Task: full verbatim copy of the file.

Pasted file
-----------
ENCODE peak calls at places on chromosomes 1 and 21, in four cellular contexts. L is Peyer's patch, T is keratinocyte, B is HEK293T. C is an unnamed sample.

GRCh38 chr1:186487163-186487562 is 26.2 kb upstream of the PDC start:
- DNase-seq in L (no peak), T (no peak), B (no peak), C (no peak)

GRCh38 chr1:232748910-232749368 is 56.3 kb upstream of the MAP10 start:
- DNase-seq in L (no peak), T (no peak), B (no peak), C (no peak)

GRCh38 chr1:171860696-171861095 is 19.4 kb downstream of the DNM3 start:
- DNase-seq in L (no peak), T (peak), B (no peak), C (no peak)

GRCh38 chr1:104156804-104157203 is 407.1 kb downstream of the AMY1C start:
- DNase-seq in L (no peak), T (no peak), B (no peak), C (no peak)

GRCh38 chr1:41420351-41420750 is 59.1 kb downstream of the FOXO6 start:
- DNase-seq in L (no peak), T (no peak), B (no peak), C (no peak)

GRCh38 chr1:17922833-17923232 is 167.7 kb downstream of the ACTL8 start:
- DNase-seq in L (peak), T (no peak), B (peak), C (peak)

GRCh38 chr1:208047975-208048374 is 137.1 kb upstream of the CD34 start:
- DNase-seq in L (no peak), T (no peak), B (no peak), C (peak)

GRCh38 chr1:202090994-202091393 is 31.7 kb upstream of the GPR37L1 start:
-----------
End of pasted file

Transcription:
ENCODE peak calls at places on chromosomes 1 and 21, in four cellular contexts. L is Peyer's patch, T is keratinocyte, B is HEK293T. C is an unnamed sample.

GRCh38 chr1:186487163-186487562 is 26.2 kb upstream of the PDC start:
- DNase-seq in L (no peak), T (no peak), B (no peak), C (no peak)

GRCh38 chr1:232748910-232749368 is 56.3 kb upstream of the MAP10 start:
- DNase-seq in L (no peak), T (no peak), B (no peak), C (no peak)

GRCh38 chr1:171860696-171861095 is 19.4 kb downstream of the DNM3 start:
- DNase-seq in L (no peak), T (peak), B (no peak), C (no peak)

GRCh38 chr1:104156804-104157203 is 407.1 kb downstream of the AMY1C start:
- DNase-seq in L (no peak), T (no peak), B (no peak), C (no peak)

GRCh38 chr1:41420351-41420750 is 59.1 kb downstream of the FOXO6 start:
- DNase-seq in L (no peak), T (no peak), B (no peak), C (no peak)

GRCh38 chr1:17922833-17923232 is 167.7 kb downstream of the ACTL8 start:
- DNase-seq in L (peak), T (no peak), B (peak), C (peak)

GRCh38 chr1:208047975-208048374 is 137.1 kb upstream of the CD34 start:
- DNase-seq in L (no peak), T (no peak), B (no peak), C (peak)

GRCh38 chr1:202090994-202091393 is 31.7 kb upstream of the GPR37L1 start: